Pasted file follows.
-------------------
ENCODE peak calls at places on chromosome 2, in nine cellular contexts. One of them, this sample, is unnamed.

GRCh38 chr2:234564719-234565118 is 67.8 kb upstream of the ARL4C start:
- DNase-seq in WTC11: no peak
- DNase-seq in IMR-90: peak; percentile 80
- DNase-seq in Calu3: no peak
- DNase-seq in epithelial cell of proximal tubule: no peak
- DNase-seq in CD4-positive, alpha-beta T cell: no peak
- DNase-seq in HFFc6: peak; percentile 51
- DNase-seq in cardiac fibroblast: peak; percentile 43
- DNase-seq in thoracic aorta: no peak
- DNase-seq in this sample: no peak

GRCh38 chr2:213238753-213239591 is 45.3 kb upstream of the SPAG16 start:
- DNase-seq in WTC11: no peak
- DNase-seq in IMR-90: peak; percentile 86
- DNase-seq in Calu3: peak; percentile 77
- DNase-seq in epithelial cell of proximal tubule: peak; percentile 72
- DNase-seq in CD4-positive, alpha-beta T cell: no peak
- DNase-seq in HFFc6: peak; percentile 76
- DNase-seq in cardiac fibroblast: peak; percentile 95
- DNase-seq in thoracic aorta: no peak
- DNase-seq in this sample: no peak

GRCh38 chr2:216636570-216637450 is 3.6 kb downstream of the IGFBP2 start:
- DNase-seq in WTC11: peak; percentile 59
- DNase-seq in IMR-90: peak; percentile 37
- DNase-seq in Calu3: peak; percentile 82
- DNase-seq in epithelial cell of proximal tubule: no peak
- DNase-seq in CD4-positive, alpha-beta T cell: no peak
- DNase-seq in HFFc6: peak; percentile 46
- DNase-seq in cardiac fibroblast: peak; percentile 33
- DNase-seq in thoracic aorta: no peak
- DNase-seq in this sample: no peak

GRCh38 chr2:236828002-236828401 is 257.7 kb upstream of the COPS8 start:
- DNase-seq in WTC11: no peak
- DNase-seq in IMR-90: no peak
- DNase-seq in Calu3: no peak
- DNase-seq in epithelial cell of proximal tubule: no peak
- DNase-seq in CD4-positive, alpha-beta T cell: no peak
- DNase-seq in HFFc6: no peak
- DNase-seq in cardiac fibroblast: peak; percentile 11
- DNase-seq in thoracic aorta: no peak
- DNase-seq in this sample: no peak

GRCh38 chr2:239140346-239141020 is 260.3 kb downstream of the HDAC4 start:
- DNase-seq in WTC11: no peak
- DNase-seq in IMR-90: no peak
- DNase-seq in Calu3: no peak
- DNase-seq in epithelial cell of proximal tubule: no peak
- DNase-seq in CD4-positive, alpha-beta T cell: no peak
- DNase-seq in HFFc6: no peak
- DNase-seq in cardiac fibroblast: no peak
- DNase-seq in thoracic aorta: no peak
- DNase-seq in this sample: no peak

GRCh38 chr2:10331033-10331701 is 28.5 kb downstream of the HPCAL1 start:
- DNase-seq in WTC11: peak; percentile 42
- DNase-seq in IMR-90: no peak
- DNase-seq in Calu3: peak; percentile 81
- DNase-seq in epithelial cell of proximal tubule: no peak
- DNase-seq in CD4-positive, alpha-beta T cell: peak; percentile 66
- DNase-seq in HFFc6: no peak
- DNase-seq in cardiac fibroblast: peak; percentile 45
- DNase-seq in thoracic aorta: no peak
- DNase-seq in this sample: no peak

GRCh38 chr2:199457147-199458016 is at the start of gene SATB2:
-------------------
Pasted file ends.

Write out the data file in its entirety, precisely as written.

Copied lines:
ENCODE peak calls at places on chromosome 2, in nine cellular contexts. One of them, this sample, is unnamed.

GRCh38 chr2:234564719-234565118 is 67.8 kb upstream of the ARL4C start:
- DNase-seq in WTC11: no peak
- DNase-seq in IMR-90: peak; percentile 80
- DNase-seq in Calu3: no peak
- DNase-seq in epithelial cell of proximal tubule: no peak
- DNase-seq in CD4-positive, alpha-beta T cell: no peak
- DNase-seq in HFFc6: peak; percentile 51
- DNase-seq in cardiac fibroblast: peak; percentile 43
- DNase-seq in thoracic aorta: no peak
- DNase-seq in this sample: no peak

GRCh38 chr2:213238753-213239591 is 45.3 kb upstream of the SPAG16 start:
- DNase-seq in WTC11: no peak
- DNase-seq in IMR-90: peak; percentile 86
- DNase-seq in Calu3: peak; percentile 77
- DNase-seq in epithelial cell of proximal tubule: peak; percentile 72
- DNase-seq in CD4-positive, alpha-beta T cell: no peak
- DNase-seq in HFFc6: peak; percentile 76
- DNase-seq in cardiac fibroblast: peak; percentile 95
- DNase-seq in thoracic aorta: no peak
- DNase-seq in this sample: no peak

GRCh38 chr2:216636570-216637450 is 3.6 kb downstream of the IGFBP2 start:
- DNase-seq in WTC11: peak; percentile 59
- DNase-seq in IMR-90: peak; percentile 37
- DNase-seq in Calu3: peak; percentile 82
- DNase-seq in epithelial cell of proximal tubule: no peak
- DNase-seq in CD4-positive, alpha-beta T cell: no peak
- DNase-seq in HFFc6: peak; percentile 46
- DNase-seq in cardiac fibroblast: peak; percentile 33
- DNase-seq in thoracic aorta: no peak
- DNase-seq in this sample: no peak

GRCh38 chr2:236828002-236828401 is 257.7 kb upstream of the COPS8 start:
- DNase-seq in WTC11: no peak
- DNase-seq in IMR-90: no peak
- DNase-seq in Calu3: no peak
- DNase-seq in epithelial cell of proximal tubule: no peak
- DNase-seq in CD4-positive, alpha-beta T cell: no peak
- DNase-seq in HFFc6: no peak
- DNase-seq in cardiac fibroblast: peak; percentile 11
- DNase-seq in thoracic aorta: no peak
- DNase-seq in this sample: no peak

GRCh38 chr2:239140346-239141020 is 260.3 kb downstream of the HDAC4 start:
- DNase-seq in WTC11: no peak
- DNase-seq in IMR-90: no peak
- DNase-seq in Calu3: no peak
- DNase-seq in epithelial cell of proximal tubule: no peak
- DNase-seq in CD4-positive, alpha-beta T cell: no peak
- DNase-seq in HFFc6: no peak
- DNase-seq in cardiac fibroblast: no peak
- DNase-seq in thoracic aorta: no peak
- DNase-seq in this sample: no peak

GRCh38 chr2:10331033-10331701 is 28.5 kb downstream of the HPCAL1 start:
- DNase-seq in WTC11: peak; percentile 42
- DNase-seq in IMR-90: no peak
- DNase-seq in Calu3: peak; percentile 81
- DNase-seq in epithelial cell of proximal tubule: no peak
- DNase-seq in CD4-positive, alpha-beta T cell: peak; percentile 66
- DNase-seq in HFFc6: no peak
- DNase-seq in cardiac fibroblast: peak; percentile 45
- DNase-seq in thoracic aorta: no peak
- DNase-seq in this sample: no peak

GRCh38 chr2:199457147-199458016 is at the start of gene SATB2: